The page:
Sheffield MP's 'pull your heads out of the sand' call to Government over poverty levels
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The Heeley Labour MP spoke out after new research published by the Joseph Rowntree Foundation (JRF) found “intolerable” levels of destitution in the UK.
The charity’s report revealed that 2.4 million people experienced “extreme hardship” in 2019, including 550,000 children.
A household is considered destitute when it cannot afford two or more of the essentials needed to survive, such as food and shelter.
Analysis by the JRF revealed that, between 2017 and 2019, the total number of people experiencing destitution rose by 54% and the number of children experiencing destitution rose by 52%.
The research also found that Yorkshire and the Humber had “above average” rates of destitution.
The report identifies low-paid work, unaffordable housing costs and an inadequate social security system as key drivers of destitution.
In particular, the charity found that the minimum five-week wait for the first Universal Credit payment is a “core driver of destitution”, with many people forced to borrow UC advances to survive this period, leaving them facing unaffordable repayments.
Earlier this year, research by Loughborough University also found that 35,399 children are living in poverty in Sheffield – an increase of 4% over the last four years.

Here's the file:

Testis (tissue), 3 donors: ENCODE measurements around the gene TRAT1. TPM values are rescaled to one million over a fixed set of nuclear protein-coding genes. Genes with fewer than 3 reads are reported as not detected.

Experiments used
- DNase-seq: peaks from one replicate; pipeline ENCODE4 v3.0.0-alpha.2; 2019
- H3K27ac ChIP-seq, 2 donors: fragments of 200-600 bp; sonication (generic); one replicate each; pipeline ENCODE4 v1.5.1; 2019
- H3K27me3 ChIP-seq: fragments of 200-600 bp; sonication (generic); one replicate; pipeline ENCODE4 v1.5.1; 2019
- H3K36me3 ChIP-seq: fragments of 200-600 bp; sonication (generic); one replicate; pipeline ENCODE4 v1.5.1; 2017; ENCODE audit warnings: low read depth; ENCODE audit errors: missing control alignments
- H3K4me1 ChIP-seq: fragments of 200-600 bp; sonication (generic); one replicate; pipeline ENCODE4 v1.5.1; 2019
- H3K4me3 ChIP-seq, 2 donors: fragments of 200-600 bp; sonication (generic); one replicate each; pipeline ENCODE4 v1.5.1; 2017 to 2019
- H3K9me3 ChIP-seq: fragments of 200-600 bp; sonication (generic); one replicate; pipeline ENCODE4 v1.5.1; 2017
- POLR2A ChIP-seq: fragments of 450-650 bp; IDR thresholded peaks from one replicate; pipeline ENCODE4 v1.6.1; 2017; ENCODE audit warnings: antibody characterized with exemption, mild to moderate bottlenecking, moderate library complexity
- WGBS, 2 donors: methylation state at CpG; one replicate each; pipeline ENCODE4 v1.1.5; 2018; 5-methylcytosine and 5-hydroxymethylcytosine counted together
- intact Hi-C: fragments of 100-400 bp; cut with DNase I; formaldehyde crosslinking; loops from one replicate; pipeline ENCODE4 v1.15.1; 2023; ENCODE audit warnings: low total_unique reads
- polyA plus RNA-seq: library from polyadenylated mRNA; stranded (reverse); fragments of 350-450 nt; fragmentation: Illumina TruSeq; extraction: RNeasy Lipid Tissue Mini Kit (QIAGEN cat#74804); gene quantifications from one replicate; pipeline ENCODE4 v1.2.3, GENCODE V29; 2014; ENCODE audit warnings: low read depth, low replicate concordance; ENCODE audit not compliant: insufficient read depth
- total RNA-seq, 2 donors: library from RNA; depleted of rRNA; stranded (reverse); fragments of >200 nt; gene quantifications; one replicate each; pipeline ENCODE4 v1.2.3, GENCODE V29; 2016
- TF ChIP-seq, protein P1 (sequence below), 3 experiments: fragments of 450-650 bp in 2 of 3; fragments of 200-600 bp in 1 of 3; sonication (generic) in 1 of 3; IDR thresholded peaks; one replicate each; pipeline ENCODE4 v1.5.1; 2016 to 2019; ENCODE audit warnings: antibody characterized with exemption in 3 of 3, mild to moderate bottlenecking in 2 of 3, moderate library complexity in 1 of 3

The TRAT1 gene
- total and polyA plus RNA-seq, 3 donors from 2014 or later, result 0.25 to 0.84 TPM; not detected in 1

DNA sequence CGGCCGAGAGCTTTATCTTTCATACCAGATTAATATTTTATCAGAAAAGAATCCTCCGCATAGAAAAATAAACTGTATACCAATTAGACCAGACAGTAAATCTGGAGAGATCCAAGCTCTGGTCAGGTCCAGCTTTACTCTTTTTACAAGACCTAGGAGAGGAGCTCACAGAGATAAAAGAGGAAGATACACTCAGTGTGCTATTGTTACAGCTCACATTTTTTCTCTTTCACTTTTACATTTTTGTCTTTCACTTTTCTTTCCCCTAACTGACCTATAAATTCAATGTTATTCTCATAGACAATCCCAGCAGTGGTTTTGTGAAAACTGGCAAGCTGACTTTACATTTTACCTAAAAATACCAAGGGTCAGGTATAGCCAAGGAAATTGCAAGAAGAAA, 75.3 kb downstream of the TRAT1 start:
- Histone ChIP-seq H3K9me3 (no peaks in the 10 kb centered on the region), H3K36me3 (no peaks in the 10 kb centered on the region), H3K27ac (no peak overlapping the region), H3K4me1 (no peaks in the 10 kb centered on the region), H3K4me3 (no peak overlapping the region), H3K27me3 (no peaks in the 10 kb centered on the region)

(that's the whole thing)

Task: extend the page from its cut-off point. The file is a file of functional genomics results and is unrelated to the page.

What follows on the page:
In Sheffield, the percentage of children living in poverty rose from 30% to 34% between 2014/15 and 2018/19. Yorkshire and the Humber saw a similar rise from 28% to 32%, while the UK as a whole saw the figure increase from 28% to 30%.
To deal with the problem, the JRF recommends that the government end the five-week wait for Universal Credit and make the £20 weekly uplift in Universal Credit and Working Tax Credit – granted by the government in March – permanent.
Louise Haigh said: “From the growing number of homeless people on our streets to record food bank use, successive Tory governments have allowed millions of people to fall into hardship.
“The Government must scrap the planned cut to Universal Credit, which will take £20 a week from six million families, and finally end the five-week wait."
“The pandemic and lockdown have hit businesses hard and we’re now seeing record lob losses that could lead to another sharp rise in destitution.
“But that can be avoided if ministers pull their heads out of the sand and take action to support jobs and protect people’s incomes.”
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